Whatever or whoever else to which we might be inclined pledge our allegiance, fealty, and loyalty, it must never be at the cost of our love and commitment to the One who lays first clam to our affection, devotion and commitment. If we place discriminatory laws and the protection of unjust systems of oppression before our commitment to justice, we are giving the wrong answer to the question that Jesus puts to us as He did to Peter.  We have a divine mandate to protect and defend the lambs and the sheep. We have a divine mandate to give priority to compassion for human beings even before conformity to so called law and order.  In the divine economy compassion and loving action borne of compassion and a thirst for justice is always the first law.  

So, what are the love triangles in your life? What is your most important relationship? Whom or what do you love the most?

Today’s gospel holds before us and confronts us with the many love triangles in which we all live and struggle. It invites and even demands we make a choice.

Does that mean we must reject our parents, our children, our spouses, and all other love interests?  No, not at all.  That’s not what Jesus is saying or asking. Jesus is not demanding exclusivity, but he is demanding priority. Jesus simply will not be just another one of our many love interests.

Jesus’ refusal to be just another love interest, his demand for priority, is not for His benefit, but rather both for our own good but also for the good of our many love interests. 

We can only ever have one primary relationship. That one relationship gives us our identity.  

It gives our lives meaning and direction.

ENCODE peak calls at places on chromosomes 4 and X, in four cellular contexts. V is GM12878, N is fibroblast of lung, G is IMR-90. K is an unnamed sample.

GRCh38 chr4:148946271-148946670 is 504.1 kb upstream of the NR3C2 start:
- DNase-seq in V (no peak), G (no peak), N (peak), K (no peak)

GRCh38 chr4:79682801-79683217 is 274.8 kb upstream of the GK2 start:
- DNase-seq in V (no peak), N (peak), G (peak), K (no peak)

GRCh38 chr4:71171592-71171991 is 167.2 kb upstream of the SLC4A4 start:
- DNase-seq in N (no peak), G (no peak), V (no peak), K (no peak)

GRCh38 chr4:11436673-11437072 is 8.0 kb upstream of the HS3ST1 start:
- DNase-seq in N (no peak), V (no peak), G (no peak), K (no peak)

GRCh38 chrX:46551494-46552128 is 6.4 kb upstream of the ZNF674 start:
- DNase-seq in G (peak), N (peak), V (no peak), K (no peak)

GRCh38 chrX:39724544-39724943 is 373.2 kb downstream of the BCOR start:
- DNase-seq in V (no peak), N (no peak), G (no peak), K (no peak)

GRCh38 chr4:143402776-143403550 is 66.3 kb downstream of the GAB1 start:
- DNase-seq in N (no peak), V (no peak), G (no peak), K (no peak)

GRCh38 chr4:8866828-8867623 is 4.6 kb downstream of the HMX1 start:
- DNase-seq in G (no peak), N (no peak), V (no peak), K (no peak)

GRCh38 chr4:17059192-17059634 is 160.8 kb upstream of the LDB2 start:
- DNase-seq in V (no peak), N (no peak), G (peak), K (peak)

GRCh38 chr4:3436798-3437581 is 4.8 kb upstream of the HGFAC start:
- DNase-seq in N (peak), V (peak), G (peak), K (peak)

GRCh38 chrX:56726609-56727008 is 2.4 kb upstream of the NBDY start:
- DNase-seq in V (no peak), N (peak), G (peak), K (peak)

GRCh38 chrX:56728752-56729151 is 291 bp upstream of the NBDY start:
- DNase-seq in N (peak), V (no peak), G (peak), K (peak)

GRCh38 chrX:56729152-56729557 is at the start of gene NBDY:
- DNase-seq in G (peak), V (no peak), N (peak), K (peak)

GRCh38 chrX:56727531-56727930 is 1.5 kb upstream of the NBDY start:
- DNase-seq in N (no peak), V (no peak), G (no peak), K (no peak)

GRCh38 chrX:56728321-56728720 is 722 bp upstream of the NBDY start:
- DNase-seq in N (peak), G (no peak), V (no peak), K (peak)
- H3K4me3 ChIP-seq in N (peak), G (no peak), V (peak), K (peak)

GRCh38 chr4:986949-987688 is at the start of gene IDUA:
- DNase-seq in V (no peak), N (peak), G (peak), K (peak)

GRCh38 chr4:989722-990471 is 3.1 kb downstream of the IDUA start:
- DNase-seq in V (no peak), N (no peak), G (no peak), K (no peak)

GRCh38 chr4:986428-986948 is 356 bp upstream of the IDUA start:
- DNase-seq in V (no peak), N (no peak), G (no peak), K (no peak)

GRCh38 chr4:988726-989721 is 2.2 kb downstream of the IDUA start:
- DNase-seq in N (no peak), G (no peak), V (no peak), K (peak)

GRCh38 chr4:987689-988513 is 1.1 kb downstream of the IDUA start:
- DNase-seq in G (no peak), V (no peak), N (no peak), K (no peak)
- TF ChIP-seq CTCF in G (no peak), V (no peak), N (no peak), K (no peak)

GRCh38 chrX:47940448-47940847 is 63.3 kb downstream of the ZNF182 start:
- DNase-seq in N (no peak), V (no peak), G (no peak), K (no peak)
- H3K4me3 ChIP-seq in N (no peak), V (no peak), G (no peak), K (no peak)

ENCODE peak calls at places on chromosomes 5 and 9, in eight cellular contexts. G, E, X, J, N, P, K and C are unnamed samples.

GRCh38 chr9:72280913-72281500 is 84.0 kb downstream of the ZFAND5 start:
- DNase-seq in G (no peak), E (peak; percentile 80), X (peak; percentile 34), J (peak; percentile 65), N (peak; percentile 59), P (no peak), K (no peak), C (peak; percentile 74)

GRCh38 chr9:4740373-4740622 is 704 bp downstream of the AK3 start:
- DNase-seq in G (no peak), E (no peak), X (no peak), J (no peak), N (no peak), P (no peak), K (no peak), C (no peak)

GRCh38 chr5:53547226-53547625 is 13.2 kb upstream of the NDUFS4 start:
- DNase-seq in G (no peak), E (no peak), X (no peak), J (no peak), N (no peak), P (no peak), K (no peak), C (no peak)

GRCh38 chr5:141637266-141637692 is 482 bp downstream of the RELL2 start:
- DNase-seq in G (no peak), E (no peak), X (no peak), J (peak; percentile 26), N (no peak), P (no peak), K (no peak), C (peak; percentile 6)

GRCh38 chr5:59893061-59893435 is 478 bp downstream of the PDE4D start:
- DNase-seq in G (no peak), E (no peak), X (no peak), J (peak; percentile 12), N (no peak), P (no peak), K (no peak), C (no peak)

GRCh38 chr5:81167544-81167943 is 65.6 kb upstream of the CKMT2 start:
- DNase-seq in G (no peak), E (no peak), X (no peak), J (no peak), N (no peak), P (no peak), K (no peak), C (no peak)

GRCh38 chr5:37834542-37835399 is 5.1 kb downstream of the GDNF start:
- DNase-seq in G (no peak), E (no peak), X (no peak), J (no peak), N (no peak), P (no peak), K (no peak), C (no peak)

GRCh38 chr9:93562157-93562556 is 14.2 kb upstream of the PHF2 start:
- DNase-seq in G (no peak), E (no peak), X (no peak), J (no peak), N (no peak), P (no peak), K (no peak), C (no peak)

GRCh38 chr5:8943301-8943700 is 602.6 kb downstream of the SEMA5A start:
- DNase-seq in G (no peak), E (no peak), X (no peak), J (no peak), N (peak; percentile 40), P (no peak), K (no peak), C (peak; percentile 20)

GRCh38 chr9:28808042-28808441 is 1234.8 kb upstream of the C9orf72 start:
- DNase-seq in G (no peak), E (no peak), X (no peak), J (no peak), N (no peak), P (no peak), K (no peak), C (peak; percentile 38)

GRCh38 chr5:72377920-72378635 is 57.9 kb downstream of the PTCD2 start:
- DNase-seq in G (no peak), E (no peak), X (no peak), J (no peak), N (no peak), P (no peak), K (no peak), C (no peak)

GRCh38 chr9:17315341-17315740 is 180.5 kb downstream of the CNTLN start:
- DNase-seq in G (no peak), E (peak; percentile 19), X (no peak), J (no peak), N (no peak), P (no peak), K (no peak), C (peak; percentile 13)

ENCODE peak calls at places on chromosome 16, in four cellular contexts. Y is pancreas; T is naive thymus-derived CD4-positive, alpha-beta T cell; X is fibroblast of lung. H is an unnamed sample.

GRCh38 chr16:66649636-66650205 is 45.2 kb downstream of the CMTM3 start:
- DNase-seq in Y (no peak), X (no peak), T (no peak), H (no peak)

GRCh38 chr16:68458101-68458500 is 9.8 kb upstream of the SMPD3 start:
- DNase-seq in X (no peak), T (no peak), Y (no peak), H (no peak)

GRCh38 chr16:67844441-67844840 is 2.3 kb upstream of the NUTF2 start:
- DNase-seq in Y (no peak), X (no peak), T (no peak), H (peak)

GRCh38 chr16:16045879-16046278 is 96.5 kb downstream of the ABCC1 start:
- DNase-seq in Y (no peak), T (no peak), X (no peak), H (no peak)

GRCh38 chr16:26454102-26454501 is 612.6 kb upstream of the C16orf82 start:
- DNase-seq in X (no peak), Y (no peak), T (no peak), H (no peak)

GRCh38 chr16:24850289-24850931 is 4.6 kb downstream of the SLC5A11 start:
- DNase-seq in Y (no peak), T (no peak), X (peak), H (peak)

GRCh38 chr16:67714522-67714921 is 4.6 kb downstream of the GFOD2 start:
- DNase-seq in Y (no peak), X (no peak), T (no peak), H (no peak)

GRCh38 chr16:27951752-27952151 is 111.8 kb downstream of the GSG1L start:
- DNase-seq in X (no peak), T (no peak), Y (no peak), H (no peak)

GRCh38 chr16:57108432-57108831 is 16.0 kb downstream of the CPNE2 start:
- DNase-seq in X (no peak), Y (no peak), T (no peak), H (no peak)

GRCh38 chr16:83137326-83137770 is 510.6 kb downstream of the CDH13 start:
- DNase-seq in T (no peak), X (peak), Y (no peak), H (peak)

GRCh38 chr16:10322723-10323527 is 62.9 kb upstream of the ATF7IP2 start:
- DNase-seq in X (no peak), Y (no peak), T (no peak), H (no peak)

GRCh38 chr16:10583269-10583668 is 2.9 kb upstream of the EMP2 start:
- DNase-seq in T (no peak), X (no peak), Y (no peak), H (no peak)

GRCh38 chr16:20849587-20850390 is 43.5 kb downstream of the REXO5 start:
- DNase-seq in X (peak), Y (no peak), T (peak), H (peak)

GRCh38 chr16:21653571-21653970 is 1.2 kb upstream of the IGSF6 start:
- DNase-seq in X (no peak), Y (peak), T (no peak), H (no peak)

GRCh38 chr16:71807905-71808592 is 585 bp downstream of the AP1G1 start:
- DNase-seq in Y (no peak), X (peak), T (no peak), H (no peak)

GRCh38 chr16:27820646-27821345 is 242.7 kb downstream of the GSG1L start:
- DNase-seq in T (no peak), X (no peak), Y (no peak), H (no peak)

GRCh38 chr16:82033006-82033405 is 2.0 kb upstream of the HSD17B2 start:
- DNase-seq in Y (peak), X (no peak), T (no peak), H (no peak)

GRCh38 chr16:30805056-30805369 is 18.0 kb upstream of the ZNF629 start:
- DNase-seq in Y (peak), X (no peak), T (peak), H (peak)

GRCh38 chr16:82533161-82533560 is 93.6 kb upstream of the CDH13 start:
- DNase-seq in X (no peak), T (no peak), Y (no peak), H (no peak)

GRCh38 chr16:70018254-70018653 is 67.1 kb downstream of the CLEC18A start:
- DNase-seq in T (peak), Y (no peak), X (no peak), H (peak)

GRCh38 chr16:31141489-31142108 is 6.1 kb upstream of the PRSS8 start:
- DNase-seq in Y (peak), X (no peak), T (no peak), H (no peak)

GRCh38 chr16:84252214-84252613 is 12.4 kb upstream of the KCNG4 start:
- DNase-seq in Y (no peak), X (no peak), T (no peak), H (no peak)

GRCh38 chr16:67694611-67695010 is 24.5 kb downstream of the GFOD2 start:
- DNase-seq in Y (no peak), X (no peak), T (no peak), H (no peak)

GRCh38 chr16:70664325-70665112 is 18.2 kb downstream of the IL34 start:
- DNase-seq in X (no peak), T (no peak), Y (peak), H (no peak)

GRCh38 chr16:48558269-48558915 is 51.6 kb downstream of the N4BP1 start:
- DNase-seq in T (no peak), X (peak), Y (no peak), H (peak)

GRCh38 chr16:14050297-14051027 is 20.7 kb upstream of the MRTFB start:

It becomes the lens through which we see the world, each other, and ourselves. 

It is the foundation on which we build our lives. 

It guides the choices we make, the words we speak, and the ways in which we act and relate. 

It sets a trajectory for our lives and determines how we love anything and every\one that we love. 

Why then would we want our primary relationship to be something or someone other than the Lord – something or someone other than God made flesh and thereby absolutely accessible to us.   

So how do we reconcile the right answer, Jesus, with the lived answer of our lives? How do we pick Jesus over our child, our spouse, our mom and dad? How do we look into their faces and say, “I love Jesus more?”

I know a woman who figured that out and I will never forget what she said. One day she told her husband, “When you love God most, you love me best.” 

There is great wisdom in what she said. It breaks the triangle. No one is left out, excluded, or rejected. God, not our selves, becomes the source and origin of our love. This is the love by which we take up our cross and follow Jesus, the same love with which Jesus loves us.

I want to love my spouse best. I want to love my son best. I want to love my grandkids best. I want to love you best.  I want to love my country best.   I think we all want to love as best we can. We do that only when we choose Jesus first. For we love each other best when we love God first and most.


The Rev. Frank J. Alagna

June 21, 2020